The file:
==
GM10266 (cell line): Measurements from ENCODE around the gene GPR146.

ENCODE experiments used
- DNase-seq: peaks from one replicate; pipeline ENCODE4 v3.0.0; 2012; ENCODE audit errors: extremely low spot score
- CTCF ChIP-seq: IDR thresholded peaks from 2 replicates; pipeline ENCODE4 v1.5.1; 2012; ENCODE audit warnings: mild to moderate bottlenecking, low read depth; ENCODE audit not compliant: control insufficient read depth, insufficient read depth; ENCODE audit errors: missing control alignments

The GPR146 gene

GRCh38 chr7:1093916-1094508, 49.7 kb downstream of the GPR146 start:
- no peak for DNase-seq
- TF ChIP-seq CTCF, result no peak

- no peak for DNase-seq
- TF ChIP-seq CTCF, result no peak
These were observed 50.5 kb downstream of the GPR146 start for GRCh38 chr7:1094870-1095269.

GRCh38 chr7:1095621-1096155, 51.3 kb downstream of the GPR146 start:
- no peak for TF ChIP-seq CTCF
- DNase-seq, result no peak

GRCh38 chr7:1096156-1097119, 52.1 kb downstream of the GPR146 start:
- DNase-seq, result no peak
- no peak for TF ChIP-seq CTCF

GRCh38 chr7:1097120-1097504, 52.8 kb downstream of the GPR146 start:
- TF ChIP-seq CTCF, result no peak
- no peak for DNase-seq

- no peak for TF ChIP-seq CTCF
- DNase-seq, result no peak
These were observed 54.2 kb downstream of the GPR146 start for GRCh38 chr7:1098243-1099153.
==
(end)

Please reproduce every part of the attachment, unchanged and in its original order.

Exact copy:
GM10266 (cell line): Measurements from ENCODE around the gene GPR146.

ENCODE experiments used
- DNase-seq: peaks from one replicate; pipeline ENCODE4 v3.0.0; 2012; ENCODE audit errors: extremely low spot score
- CTCF ChIP-seq: IDR thresholded peaks from 2 replicates; pipeline ENCODE4 v1.5.1; 2012; ENCODE audit warnings: mild to moderate bottlenecking, low read depth; ENCODE audit not compliant: control insufficient read depth, insufficient read depth; ENCODE audit errors: missing control alignments

The GPR146 gene

GRCh38 chr7:1093916-1094508, 49.7 kb downstream of the GPR146 start:
- no peak for DNase-seq
- TF ChIP-seq CTCF, result no peak

- no peak for DNase-seq
- TF ChIP-seq CTCF, result no peak
These were observed 50.5 kb downstream of the GPR146 start for GRCh38 chr7:1094870-1095269.

GRCh38 chr7:1095621-1096155, 51.3 kb downstream of the GPR146 start:
- no peak for TF ChIP-seq CTCF
- DNase-seq, result no peak

GRCh38 chr7:1096156-1097119, 52.1 kb downstream of the GPR146 start:
- DNase-seq, result no peak
- no peak for TF ChIP-seq CTCF

GRCh38 chr7:1097120-1097504, 52.8 kb downstream of the GPR146 start:
- TF ChIP-seq CTCF, result no peak
- no peak for DNase-seq

- no peak for TF ChIP-seq CTCF
- DNase-seq, result no peak
These were observed 54.2 kb downstream of the GPR146 start for GRCh38 chr7:1098243-1099153.